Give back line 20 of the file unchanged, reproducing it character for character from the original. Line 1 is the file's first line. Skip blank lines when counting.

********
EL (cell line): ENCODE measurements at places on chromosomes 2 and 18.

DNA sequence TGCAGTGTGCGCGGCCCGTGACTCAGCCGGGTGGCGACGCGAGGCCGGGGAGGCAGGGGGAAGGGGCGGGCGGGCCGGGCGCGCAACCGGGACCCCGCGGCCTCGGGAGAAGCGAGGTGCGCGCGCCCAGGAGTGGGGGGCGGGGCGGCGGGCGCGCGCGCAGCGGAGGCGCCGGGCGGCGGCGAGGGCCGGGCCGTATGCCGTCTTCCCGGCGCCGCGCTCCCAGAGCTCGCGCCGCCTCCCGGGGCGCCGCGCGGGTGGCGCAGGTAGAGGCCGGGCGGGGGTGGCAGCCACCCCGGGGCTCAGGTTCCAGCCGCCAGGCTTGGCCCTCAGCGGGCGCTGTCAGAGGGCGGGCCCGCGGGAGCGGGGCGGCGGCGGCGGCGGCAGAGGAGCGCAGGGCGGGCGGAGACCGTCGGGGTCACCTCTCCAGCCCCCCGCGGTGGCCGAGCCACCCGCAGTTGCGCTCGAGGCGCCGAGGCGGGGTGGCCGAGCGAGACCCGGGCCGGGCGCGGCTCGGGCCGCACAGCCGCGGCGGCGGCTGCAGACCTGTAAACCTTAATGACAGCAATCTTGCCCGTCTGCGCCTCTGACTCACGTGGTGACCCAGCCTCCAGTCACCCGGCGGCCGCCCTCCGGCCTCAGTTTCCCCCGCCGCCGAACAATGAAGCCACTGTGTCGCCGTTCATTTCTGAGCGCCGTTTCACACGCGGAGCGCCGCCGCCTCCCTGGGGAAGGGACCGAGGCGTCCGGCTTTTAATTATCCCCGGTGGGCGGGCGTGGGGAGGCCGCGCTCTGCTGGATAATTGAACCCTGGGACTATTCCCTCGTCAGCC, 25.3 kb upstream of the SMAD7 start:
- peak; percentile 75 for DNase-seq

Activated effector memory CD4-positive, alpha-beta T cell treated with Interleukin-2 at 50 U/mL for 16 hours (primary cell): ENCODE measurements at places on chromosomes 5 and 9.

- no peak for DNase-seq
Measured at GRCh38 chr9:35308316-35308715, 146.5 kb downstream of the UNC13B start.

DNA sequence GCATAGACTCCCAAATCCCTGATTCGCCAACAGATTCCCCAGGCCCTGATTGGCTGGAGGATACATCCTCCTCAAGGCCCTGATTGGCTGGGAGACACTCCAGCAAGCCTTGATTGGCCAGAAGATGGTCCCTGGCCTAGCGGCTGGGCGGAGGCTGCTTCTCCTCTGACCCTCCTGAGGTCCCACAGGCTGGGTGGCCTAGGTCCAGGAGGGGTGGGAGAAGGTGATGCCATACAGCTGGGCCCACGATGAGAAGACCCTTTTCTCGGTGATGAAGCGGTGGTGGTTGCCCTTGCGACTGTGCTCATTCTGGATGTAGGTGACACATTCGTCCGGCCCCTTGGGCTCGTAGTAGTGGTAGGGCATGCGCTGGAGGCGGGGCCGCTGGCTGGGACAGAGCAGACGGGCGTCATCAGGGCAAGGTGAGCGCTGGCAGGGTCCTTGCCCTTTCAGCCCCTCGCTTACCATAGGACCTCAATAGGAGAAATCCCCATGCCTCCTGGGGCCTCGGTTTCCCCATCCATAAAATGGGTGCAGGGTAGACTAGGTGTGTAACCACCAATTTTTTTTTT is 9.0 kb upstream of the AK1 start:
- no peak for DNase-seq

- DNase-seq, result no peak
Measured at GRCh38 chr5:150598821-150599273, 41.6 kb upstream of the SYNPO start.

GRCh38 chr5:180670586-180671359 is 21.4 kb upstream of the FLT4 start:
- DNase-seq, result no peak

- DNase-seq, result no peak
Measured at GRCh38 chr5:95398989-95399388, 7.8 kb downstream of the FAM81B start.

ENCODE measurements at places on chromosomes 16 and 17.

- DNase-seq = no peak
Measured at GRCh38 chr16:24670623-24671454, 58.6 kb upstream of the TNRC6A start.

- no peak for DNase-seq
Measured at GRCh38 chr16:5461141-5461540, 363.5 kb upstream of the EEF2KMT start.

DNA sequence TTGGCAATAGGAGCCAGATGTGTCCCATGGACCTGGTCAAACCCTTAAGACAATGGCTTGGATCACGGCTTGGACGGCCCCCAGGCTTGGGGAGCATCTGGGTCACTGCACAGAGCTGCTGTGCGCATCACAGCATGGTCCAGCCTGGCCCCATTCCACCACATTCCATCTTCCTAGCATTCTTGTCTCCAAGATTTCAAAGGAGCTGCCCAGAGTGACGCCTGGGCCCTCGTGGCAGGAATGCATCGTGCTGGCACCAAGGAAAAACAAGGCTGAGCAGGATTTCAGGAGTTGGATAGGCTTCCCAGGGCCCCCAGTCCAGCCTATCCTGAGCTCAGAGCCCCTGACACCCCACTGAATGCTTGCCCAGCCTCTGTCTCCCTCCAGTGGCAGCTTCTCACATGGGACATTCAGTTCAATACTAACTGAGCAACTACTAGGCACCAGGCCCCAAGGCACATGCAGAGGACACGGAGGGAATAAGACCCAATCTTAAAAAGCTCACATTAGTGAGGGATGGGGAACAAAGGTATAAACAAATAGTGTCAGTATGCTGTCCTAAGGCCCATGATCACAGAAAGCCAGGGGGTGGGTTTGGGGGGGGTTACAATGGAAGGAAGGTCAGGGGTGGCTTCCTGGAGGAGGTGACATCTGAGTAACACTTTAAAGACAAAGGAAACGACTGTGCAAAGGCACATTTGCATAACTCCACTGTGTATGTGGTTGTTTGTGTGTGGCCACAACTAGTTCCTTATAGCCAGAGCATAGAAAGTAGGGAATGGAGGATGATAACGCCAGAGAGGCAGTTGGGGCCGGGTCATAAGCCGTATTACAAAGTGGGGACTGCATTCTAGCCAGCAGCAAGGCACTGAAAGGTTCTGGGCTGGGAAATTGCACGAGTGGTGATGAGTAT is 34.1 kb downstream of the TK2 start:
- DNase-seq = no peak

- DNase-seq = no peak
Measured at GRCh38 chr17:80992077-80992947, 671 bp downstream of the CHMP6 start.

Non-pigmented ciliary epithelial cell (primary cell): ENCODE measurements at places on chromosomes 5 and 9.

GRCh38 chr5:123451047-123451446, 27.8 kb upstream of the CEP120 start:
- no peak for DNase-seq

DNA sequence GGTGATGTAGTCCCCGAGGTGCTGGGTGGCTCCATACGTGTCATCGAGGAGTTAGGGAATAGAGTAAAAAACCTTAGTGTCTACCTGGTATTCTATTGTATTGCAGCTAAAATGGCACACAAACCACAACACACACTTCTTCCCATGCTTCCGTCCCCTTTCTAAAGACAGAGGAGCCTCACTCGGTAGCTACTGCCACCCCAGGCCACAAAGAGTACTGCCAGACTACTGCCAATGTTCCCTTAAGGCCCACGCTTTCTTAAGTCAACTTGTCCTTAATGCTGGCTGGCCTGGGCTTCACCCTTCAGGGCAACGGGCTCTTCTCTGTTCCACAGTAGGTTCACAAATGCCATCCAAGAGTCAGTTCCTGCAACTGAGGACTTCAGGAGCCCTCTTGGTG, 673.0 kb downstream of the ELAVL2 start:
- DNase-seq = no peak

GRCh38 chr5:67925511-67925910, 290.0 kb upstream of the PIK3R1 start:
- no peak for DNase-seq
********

DNA sequence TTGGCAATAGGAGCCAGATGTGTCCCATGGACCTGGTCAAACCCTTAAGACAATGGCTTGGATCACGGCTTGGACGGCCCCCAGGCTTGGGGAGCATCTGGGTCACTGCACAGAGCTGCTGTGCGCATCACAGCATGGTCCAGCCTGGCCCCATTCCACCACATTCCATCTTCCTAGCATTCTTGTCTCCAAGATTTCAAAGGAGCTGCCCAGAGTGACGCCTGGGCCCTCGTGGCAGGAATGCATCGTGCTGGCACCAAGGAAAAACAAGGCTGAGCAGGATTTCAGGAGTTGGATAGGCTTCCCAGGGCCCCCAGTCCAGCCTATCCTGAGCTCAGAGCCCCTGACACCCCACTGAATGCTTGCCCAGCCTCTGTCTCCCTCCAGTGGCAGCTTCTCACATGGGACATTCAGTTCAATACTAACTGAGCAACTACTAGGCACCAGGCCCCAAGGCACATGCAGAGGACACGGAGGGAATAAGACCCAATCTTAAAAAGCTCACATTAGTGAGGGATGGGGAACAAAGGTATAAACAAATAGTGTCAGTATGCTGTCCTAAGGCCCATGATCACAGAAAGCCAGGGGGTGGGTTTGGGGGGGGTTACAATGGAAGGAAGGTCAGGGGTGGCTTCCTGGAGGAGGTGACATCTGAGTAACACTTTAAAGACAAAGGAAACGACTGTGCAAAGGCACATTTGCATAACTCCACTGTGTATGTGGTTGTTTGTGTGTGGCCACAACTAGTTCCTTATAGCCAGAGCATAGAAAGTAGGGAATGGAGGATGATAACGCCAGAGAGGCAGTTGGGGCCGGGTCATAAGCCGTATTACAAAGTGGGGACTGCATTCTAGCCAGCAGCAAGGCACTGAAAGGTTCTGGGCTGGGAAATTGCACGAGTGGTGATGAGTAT is 34.1 kb downstream of the TK2 start: